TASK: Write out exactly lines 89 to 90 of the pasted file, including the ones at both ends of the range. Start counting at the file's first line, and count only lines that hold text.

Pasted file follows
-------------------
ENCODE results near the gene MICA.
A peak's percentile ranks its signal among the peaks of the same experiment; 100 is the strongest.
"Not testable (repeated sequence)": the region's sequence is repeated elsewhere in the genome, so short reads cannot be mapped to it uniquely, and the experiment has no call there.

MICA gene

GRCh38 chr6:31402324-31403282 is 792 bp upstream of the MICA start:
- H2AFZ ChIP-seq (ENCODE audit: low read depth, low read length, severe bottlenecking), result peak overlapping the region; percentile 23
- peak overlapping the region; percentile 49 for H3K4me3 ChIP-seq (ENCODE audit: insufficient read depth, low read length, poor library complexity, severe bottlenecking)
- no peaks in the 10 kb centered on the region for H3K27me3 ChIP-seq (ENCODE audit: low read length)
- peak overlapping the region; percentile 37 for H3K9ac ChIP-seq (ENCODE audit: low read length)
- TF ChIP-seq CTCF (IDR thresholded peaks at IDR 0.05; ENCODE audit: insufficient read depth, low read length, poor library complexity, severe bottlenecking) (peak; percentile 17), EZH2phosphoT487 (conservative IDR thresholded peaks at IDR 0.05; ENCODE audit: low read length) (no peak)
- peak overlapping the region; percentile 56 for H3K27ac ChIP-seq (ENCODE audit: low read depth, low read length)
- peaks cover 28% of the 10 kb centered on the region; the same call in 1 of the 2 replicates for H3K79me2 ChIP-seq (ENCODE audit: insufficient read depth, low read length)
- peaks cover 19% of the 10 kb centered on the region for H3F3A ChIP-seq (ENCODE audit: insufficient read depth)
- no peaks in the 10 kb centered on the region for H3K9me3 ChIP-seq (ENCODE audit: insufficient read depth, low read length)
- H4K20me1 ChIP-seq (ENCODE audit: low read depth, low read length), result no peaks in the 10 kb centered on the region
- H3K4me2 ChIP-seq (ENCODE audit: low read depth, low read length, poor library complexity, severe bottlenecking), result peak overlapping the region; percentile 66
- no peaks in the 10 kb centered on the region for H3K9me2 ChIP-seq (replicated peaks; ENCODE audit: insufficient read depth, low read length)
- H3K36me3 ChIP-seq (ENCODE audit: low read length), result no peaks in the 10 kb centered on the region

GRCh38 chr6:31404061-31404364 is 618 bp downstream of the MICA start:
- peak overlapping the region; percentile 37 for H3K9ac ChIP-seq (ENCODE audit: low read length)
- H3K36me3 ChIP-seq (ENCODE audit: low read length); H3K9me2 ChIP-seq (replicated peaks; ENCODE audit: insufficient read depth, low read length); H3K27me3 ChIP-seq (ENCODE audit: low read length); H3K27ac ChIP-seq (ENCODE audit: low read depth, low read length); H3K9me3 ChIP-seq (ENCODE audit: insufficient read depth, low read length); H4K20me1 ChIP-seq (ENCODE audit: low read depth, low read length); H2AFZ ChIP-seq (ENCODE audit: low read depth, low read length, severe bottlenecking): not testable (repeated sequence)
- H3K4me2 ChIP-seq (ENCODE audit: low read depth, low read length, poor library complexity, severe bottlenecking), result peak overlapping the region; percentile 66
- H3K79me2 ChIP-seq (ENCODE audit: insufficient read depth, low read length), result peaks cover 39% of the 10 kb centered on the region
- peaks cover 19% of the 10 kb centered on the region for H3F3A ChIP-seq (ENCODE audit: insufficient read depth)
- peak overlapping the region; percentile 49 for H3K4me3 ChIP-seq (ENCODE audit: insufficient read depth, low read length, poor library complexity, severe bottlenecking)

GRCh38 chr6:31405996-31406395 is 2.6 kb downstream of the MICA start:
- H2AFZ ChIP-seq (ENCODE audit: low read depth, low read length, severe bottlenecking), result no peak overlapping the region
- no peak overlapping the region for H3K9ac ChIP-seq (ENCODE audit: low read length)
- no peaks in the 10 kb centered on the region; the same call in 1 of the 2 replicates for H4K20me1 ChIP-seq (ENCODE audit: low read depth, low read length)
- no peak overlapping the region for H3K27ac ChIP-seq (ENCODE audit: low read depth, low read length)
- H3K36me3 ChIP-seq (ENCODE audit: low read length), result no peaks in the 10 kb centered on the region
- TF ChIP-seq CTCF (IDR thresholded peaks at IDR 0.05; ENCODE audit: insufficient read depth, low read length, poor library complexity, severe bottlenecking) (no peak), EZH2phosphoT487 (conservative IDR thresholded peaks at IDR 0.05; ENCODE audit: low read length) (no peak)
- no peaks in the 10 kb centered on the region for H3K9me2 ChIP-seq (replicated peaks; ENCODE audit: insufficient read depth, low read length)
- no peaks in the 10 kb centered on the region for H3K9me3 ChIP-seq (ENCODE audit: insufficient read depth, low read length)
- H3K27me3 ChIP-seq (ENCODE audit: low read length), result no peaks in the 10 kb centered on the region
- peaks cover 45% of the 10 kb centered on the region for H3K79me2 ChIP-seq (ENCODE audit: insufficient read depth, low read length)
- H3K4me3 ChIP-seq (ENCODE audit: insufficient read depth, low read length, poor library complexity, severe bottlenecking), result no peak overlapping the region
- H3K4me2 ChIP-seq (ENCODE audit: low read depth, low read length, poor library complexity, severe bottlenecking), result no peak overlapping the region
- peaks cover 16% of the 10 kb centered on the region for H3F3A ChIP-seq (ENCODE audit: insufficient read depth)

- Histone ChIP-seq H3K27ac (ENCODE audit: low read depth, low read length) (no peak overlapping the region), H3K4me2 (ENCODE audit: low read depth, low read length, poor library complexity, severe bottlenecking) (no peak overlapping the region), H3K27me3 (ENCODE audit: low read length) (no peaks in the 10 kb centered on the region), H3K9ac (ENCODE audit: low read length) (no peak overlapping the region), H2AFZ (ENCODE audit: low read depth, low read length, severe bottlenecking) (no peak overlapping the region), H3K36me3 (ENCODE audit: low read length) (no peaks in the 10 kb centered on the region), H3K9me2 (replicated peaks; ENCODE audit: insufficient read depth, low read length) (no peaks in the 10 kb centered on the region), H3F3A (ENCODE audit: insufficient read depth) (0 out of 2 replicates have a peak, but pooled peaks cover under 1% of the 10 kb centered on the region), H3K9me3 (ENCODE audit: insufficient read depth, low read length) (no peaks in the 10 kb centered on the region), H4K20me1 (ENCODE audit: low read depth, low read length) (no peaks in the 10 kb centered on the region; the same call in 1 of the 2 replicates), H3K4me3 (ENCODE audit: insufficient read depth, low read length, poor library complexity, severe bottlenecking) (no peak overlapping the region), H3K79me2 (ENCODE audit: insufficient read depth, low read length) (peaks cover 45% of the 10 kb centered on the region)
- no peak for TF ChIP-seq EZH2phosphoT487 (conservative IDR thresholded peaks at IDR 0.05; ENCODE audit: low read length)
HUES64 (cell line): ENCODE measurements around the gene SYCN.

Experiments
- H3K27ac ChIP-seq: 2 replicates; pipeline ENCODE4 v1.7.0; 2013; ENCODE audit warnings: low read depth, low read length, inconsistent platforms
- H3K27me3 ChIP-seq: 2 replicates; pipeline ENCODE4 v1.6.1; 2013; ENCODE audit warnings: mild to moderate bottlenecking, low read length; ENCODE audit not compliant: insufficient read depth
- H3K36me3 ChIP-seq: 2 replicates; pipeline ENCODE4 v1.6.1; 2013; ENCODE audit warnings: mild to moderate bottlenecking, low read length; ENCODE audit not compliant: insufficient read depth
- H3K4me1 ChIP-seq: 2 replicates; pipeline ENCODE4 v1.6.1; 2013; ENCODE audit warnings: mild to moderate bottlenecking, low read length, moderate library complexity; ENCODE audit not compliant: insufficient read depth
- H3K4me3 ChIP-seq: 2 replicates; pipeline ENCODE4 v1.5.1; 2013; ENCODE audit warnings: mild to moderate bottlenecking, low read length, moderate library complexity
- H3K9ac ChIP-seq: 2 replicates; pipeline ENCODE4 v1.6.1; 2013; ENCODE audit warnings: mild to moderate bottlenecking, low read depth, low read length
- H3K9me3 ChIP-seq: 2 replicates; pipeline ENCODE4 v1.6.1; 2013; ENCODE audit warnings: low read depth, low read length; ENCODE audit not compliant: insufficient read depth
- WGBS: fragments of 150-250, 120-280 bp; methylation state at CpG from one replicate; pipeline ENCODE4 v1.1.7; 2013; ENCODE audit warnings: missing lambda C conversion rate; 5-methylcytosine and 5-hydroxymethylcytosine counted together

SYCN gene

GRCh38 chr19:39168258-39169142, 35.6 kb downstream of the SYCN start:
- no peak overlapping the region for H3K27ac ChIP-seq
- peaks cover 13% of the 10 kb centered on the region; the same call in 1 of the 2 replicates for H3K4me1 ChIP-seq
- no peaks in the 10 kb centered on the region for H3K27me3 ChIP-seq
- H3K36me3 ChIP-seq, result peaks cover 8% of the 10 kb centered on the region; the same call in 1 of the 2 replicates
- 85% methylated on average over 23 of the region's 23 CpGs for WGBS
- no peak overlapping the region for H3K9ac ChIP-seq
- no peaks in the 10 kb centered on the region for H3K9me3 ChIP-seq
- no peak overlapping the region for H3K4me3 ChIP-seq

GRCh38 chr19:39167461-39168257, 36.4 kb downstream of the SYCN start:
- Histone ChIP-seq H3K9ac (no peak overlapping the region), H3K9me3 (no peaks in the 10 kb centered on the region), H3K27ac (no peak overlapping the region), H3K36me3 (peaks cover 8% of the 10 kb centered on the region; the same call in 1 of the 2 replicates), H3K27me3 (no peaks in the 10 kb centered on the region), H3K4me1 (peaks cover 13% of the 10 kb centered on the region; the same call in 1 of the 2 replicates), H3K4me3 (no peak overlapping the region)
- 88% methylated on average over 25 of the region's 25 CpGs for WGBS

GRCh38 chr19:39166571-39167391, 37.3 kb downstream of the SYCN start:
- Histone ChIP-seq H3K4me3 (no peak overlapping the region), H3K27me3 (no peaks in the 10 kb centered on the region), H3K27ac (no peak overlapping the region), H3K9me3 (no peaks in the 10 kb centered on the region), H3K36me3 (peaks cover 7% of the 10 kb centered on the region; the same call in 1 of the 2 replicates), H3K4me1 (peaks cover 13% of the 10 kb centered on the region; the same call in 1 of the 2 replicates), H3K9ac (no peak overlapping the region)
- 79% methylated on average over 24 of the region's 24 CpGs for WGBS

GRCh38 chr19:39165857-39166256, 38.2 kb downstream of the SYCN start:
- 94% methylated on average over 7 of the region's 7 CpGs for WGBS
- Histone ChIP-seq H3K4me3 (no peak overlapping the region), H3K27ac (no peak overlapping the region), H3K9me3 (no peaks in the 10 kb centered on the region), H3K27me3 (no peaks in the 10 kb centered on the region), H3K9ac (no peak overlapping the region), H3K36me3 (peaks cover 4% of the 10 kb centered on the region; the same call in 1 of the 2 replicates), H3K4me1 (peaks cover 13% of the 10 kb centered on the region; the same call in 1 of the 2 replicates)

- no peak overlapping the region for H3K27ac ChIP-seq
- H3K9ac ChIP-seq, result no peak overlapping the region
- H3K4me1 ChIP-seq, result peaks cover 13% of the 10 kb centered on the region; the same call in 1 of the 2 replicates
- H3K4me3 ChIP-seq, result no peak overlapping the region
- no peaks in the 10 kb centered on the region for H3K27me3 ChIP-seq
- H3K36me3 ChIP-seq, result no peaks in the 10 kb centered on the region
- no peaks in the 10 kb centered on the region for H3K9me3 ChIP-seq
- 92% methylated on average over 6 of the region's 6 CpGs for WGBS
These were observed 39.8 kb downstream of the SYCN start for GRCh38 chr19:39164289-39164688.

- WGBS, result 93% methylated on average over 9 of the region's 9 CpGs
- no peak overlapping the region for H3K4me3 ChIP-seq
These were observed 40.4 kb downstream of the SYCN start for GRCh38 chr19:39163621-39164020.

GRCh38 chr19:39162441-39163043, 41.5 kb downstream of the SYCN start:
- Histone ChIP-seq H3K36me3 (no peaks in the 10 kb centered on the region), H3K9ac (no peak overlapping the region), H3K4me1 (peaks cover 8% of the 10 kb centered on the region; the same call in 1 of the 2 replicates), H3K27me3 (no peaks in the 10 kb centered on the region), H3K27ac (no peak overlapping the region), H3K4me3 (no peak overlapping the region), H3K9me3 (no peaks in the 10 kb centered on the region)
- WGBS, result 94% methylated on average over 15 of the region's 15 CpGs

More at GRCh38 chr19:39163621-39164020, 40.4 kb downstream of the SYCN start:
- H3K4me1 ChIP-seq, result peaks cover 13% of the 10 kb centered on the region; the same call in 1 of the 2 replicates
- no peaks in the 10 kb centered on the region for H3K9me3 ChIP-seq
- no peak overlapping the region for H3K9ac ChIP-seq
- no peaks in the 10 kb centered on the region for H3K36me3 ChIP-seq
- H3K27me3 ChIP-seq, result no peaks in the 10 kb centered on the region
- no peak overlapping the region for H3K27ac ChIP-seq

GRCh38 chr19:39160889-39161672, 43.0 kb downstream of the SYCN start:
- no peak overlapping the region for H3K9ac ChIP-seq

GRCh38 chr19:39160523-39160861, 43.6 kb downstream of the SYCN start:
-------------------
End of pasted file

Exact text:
- no peak overlapping the region for H3K9ac ChIP-seq
- no peaks in the 10 kb centered on the region for H3K36me3 ChIP-seq